Everyone knows that girls pass mean notes and use the silent treatment when they bully, while for boys, it’s as simple as a punch in the face, right? Not quite.
The facts about girl and boy bullying might surprise you.
According to statistics from PREVNet, a national network against bullying, there are more similarities than differences between boys and girls when they bully.
Boys tend to bully more frequently and more physically than girls, but when it comes to social bullying, boys and girls bully at about the same levels. However, that social bullying may look different between the genders.
While boys who bully are sometimes not part of the in-crowd, girls who bully are often powerful
in their peer groups, said Wendy Craig, a psychology professor at Queen’s University and scientific co-director of PREVNet.
“That type of bullying is about hurting relationships, which are really central to girls’ identity,” Craig explained. Peer-group bullying can also make girls who are bullied less likely to report and retaliate because they want to regain acceptance.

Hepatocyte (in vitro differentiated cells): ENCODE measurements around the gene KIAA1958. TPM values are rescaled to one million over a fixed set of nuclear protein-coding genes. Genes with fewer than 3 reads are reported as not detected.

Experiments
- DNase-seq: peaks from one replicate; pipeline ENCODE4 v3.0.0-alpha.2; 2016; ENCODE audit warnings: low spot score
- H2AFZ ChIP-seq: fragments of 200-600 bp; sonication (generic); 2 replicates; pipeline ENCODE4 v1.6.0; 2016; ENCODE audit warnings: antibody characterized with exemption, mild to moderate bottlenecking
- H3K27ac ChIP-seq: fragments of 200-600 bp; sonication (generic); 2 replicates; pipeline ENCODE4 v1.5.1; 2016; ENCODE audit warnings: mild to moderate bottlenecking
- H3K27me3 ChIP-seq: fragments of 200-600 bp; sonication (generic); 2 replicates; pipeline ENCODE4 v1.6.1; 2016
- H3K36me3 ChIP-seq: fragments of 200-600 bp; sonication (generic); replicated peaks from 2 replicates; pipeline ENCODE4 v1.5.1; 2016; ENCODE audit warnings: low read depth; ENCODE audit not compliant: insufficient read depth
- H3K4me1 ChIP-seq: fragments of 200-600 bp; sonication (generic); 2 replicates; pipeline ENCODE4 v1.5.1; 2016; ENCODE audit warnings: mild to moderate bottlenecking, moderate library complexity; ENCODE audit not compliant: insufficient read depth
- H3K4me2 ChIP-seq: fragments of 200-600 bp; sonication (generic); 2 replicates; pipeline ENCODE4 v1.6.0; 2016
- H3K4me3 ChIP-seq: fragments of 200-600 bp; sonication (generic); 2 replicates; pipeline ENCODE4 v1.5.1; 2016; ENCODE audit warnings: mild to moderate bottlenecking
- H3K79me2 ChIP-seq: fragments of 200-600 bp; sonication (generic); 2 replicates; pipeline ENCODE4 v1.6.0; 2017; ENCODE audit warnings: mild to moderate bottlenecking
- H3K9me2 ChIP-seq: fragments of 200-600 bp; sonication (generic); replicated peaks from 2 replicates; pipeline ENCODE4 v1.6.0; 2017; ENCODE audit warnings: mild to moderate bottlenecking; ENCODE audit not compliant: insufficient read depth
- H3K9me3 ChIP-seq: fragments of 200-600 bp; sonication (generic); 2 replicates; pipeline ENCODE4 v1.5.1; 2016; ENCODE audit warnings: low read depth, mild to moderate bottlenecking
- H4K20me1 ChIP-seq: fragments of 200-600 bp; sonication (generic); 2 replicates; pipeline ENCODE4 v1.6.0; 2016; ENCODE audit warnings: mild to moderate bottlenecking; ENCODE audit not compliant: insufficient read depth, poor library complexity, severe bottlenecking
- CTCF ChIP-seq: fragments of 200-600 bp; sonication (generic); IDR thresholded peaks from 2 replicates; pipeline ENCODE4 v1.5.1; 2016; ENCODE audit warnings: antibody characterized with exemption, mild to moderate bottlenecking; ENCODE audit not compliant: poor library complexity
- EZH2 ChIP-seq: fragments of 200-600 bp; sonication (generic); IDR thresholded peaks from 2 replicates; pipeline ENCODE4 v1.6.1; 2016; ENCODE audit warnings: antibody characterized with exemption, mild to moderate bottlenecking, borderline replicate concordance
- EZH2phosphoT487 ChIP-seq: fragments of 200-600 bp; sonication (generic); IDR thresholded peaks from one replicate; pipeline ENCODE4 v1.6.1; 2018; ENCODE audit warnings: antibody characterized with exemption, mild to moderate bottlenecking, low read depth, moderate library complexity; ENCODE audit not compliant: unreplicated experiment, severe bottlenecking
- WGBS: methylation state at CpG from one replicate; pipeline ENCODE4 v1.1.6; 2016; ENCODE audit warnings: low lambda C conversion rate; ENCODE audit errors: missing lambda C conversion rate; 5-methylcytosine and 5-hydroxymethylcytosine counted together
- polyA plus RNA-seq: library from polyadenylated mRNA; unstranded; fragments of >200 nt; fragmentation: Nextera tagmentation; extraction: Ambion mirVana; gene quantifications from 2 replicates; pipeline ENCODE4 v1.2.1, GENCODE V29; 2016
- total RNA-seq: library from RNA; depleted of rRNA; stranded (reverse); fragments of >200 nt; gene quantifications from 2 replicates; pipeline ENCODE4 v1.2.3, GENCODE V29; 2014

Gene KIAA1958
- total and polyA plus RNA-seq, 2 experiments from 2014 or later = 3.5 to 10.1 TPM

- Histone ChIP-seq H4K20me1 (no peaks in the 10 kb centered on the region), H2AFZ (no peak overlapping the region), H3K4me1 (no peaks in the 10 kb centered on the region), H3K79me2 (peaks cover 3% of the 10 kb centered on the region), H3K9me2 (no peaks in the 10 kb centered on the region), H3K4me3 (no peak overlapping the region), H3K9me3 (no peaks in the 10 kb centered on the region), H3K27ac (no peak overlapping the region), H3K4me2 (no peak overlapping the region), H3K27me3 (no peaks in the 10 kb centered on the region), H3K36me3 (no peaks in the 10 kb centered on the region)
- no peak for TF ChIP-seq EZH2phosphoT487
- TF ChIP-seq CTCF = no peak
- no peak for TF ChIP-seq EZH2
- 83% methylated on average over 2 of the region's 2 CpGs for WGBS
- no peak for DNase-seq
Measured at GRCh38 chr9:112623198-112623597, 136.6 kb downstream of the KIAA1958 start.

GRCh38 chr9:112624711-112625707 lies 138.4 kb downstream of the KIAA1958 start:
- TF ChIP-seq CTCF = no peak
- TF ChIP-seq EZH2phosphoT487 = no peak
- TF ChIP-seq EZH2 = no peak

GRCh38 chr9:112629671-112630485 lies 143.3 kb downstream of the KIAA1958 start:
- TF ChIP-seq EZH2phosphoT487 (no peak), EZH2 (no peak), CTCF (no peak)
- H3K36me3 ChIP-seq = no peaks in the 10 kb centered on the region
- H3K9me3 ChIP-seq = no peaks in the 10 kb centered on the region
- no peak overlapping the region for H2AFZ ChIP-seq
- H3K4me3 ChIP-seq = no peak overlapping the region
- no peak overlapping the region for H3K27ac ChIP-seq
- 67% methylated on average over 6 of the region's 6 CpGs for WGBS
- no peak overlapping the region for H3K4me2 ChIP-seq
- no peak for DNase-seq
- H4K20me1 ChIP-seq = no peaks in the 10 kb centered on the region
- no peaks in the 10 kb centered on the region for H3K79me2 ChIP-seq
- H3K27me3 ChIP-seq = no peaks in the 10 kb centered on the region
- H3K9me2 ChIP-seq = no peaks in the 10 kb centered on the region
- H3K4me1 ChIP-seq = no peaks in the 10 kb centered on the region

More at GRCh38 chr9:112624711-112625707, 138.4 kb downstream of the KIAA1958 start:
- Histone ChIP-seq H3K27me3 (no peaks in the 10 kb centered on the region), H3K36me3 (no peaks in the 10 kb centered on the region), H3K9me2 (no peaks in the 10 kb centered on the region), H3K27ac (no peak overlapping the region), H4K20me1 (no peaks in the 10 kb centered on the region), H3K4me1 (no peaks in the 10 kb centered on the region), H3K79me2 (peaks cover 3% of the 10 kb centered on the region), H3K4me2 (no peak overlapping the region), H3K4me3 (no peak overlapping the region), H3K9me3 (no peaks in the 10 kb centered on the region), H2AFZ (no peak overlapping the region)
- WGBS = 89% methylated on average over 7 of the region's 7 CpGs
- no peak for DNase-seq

“Boys are not as likely to have that popularity component,” said Craig. “They are more likely to do the direct face-to-face kinds of things, whereas girls are more likely to be more anonymous or indirect,” she said.
Male social bullying might look a little different, agreed Gurvinder Singh, an adviser for the Canadian Red Cross on international violence prevention.
“It might be on the sports field playing football … but a lot of the same dynamics are occurring,” Singh said.
Craig said that we often make the mistake of overlooking social bullying because it’s harder to detect and address than physical bullying.
With social bullying, “it’s difficult to get witnesses to corroborate that story,” said Rob Frenette, executive director and co-founder of Bullying Canada. Witnesses often fear retaliation, he said.
Whether bullying is social or physical and perpetrated by boys or girls, bystanders play a critical role. Singh said children who bully can be just as influenced by their peers as those who are being bullied, so bystanders should make it known that they won’t tolerate the bullying.
Singh said when peers intervene, bullying often stops immediately.